It’s a sad fact that, sometimes, genius goes unrecognised. Take My Computer for instance – rather unceremoniously shoved into the smaller room of the Leadmill tonight, there’s only a handful of people present to watch one of the most inventive and ambitious bands around today.
For, make no mistake, genius is not too strong a word to describe Andrew Chester and David Luke’s musical outfit. Anyone who’s heard this year’s No CV has immediately propelled it into their Top 10 Albums Of The Year – the only problem being that it’s remained very much a cult item, as tonight’s showing at the Leadmill confirms.
The concept of My Computer playing live is an intriguing one – No CV, and to a lesser extent, their previous Vulnerabilia album, were both startling examples of how studio trickery can sit side by side with classic songwriting and it was tough to see how such an eclectic sound could be justified live.
However, Chester and Luke have augmented their sound with a rhythm section (identified after some hunting around on the band’s website as just “Bo” on drums and “Stubbsy” on bass), which does wonders for the band’s sound. If there was any fear that the beauty and intricacy of No CV would be reduced to keyboard noodling, this was quickly dispelled.
Opening with a blistering version of current single Lonely, one was struck by how much noise could be produced without any guitar being played (it was only during the extended piano coda that Chester even picked up a guitar). With Bo thrashing around on drums and Stubbsy taking care of the rock star poses, David Luke sat unobtrusively at the back on keyboards. All eyes were on the diminutive Andrew Chester though – dressed in a dark suit complete with leather elbow patches, he looked a bit like a trendy geography teacher.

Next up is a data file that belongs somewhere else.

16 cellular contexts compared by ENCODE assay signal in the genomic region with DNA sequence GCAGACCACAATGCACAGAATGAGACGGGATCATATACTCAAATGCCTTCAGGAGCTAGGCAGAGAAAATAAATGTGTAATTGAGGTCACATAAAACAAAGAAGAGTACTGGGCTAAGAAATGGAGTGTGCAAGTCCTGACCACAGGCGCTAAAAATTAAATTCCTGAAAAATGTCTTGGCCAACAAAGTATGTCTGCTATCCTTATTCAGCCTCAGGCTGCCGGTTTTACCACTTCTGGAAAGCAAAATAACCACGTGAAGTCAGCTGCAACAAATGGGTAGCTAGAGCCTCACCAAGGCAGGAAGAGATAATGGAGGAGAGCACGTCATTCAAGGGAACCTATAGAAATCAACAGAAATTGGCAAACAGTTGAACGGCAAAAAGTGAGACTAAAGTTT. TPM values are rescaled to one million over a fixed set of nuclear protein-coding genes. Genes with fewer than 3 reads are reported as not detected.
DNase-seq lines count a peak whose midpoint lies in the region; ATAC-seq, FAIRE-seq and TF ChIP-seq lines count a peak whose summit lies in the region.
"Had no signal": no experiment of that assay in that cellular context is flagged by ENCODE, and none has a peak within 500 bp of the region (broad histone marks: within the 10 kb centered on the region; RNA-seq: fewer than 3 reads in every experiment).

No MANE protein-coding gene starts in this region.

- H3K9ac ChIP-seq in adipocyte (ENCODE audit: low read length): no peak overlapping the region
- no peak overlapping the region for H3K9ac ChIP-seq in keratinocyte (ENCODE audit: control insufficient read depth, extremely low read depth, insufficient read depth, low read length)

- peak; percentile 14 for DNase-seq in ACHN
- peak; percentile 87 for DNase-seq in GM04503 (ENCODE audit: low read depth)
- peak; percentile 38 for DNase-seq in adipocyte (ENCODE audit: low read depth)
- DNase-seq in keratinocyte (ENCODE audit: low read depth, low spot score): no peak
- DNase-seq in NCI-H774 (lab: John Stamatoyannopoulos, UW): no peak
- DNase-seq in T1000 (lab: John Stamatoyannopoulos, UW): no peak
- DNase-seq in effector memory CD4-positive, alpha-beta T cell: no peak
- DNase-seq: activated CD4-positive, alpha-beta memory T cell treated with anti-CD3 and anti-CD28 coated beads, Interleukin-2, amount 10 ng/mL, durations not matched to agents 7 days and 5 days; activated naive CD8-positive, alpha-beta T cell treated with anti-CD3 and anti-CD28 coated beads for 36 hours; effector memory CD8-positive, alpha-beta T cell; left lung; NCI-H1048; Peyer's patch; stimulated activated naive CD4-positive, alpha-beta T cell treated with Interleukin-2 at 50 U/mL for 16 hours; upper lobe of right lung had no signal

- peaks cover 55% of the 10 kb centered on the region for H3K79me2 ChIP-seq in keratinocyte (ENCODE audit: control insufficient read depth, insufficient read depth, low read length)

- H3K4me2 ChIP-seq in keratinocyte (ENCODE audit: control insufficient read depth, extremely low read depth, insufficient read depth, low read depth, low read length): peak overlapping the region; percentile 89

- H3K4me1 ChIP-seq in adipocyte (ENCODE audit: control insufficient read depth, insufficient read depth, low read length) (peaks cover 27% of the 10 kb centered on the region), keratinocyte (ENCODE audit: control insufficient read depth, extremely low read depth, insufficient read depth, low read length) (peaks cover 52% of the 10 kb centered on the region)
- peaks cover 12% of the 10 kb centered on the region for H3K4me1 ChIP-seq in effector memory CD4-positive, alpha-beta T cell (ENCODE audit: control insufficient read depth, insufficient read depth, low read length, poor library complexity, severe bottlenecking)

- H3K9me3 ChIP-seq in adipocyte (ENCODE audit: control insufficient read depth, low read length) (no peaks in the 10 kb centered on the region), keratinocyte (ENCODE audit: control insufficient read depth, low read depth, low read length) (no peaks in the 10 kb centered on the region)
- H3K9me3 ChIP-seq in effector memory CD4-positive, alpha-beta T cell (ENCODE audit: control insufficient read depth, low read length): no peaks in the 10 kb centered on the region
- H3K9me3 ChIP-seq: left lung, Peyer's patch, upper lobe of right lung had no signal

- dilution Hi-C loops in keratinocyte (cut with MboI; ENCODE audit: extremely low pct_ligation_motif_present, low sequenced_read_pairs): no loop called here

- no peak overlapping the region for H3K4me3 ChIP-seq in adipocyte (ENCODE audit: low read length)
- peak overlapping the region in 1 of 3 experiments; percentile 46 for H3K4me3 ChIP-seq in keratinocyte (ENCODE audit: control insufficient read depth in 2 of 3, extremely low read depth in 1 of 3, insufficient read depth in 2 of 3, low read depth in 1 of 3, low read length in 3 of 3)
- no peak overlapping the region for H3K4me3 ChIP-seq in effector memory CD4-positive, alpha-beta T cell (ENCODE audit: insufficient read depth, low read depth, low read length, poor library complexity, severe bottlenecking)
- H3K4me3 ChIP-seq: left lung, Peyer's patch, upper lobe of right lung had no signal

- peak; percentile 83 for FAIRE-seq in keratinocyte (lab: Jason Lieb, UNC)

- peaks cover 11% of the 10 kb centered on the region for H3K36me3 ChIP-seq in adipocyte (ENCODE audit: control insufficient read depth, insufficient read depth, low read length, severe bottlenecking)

Until he started singing that is – it’s a fair bet that any teacher would be dragged away from school who started screaming “I’m so lonely, fuck you all”. You’d expect a man diagnosed with depression who’s been through record company battles and relationship break-ups to be an intense figure, but he seemed the picture of happiness tonight – flashing an infectious grin and punching the air with his fist after each song, he’s obviously a man justifiably proud of his band’s music.
As you’d expect, the music swung wildly from one genre to another, while always retaining that unique feel. From the dance/electronica of Digging A Hole, to the sad country influences of Over You, each song managed to remain both challenging and listenable. It was the more ambitious songs that stuck in the memory though – the astonishing The Boy I Used To Be, featuring an absolutely thrilling mid-section, was jaw-droppingly good – “what the fuck was that about eh?” mused Chester afterwards, “how do you describe that?”. How indeed.
Finishing with another ridiculously ambitious epic in the ten minute long Pulling Myself Together (which features so many tempo changes and chord switches it makes Radiohead‘s Paranoid Android sound like a nursery rhyme), this was an exhilarating hour which showed that although My Computer may not have grabbed public attention just yet, for those in the know they’re a deliciously enjoyable secret.